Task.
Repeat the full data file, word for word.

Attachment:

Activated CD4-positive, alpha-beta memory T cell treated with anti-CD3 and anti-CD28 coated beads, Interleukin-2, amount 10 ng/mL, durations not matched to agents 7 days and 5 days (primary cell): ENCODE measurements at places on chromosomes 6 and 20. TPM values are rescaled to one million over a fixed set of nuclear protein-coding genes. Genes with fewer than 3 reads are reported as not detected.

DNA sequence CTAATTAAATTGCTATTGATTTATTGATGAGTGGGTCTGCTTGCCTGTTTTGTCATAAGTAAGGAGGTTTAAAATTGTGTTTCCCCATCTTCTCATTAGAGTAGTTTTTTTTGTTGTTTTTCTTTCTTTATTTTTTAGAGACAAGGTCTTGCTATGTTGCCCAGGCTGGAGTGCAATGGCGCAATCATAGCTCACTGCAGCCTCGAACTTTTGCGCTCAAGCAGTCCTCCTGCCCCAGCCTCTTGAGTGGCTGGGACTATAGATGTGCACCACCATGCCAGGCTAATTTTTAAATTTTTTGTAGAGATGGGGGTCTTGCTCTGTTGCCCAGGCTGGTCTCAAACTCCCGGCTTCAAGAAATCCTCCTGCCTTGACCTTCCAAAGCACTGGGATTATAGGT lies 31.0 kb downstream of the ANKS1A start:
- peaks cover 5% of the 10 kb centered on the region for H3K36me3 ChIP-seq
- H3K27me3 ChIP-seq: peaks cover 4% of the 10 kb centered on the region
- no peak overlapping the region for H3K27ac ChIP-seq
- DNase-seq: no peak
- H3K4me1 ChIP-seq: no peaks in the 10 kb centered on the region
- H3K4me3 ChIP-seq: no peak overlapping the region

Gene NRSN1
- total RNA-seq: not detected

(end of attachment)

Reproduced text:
Activated CD4-positive, alpha-beta memory T cell treated with anti-CD3 and anti-CD28 coated beads, Interleukin-2, amount 10 ng/mL, durations not matched to agents 7 days and 5 days (primary cell): ENCODE measurements at places on chromosomes 6 and 20. TPM values are rescaled to one million over a fixed set of nuclear protein-coding genes. Genes with fewer than 3 reads are reported as not detected.

DNA sequence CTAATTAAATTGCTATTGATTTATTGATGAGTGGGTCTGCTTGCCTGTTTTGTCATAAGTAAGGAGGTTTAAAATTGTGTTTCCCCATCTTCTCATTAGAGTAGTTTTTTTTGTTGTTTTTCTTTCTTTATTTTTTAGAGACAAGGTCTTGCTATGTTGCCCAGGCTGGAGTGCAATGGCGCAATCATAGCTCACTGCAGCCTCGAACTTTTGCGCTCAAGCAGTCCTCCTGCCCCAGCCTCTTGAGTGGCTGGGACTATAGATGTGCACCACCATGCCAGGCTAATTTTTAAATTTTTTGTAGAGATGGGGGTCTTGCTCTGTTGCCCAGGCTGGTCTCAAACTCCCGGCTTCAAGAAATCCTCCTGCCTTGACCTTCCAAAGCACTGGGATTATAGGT lies 31.0 kb downstream of the ANKS1A start:
- peaks cover 5% of the 10 kb centered on the region for H3K36me3 ChIP-seq
- H3K27me3 ChIP-seq: peaks cover 4% of the 10 kb centered on the region
- no peak overlapping the region for H3K27ac ChIP-seq
- DNase-seq: no peak
- H3K4me1 ChIP-seq: no peaks in the 10 kb centered on the region
- H3K4me3 ChIP-seq: no peak overlapping the region

Gene NRSN1
- total RNA-seq: not detected